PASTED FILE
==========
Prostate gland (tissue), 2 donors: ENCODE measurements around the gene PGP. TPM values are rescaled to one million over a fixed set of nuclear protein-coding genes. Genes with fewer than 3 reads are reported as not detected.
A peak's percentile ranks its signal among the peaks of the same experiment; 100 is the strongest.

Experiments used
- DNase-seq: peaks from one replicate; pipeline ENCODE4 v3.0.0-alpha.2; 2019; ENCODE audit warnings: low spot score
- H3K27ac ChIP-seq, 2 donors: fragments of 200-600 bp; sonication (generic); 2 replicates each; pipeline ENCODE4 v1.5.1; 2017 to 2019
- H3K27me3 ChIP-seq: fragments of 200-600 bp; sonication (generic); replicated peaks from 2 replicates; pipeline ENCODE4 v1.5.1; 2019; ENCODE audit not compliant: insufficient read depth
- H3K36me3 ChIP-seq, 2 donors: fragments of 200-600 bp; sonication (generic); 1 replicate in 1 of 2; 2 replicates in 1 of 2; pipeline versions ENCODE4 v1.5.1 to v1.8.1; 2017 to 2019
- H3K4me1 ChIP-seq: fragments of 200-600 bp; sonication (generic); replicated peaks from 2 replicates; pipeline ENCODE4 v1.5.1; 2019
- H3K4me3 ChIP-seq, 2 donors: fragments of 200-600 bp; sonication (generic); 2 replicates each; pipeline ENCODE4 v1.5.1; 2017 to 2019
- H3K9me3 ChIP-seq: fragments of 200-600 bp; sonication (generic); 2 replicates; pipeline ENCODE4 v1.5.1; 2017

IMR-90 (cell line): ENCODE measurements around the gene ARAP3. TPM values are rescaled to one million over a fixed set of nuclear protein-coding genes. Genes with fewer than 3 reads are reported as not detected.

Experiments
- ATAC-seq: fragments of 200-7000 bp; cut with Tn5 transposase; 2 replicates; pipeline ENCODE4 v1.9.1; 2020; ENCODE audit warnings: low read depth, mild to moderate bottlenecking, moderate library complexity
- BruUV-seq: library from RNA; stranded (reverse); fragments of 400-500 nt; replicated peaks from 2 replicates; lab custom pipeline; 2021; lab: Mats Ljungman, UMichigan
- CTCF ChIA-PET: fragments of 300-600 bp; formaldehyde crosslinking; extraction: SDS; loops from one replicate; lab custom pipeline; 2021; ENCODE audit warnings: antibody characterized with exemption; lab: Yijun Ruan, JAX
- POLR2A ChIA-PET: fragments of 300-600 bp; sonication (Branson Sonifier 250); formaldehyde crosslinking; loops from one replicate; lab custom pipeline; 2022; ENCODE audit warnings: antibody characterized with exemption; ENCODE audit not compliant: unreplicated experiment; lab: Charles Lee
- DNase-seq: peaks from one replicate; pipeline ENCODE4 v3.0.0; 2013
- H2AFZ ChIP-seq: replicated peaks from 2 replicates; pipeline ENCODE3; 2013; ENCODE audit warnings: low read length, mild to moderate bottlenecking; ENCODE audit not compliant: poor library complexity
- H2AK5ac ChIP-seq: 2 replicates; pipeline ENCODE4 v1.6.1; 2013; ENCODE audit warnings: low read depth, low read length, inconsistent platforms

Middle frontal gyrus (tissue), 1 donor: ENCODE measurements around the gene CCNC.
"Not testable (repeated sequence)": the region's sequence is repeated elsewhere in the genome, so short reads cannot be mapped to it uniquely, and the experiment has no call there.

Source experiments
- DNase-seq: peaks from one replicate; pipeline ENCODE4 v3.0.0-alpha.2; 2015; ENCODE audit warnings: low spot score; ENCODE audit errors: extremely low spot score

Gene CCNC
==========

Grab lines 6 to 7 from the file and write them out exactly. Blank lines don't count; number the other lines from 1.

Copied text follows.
- H3K27me3 ChIP-seq: fragments of 200-600 bp; sonication (generic); replicated peaks from 2 replicates; pipeline ENCODE4 v1.5.1; 2019; ENCODE audit not compliant: insufficient read depth
- H3K36me3 ChIP-seq, 2 donors: fragments of 200-600 bp; sonication (generic); 1 replicate in 1 of 2; 2 replicates in 1 of 2; pipeline versions ENCODE4 v1.5.1 to v1.8.1; 2017 to 2019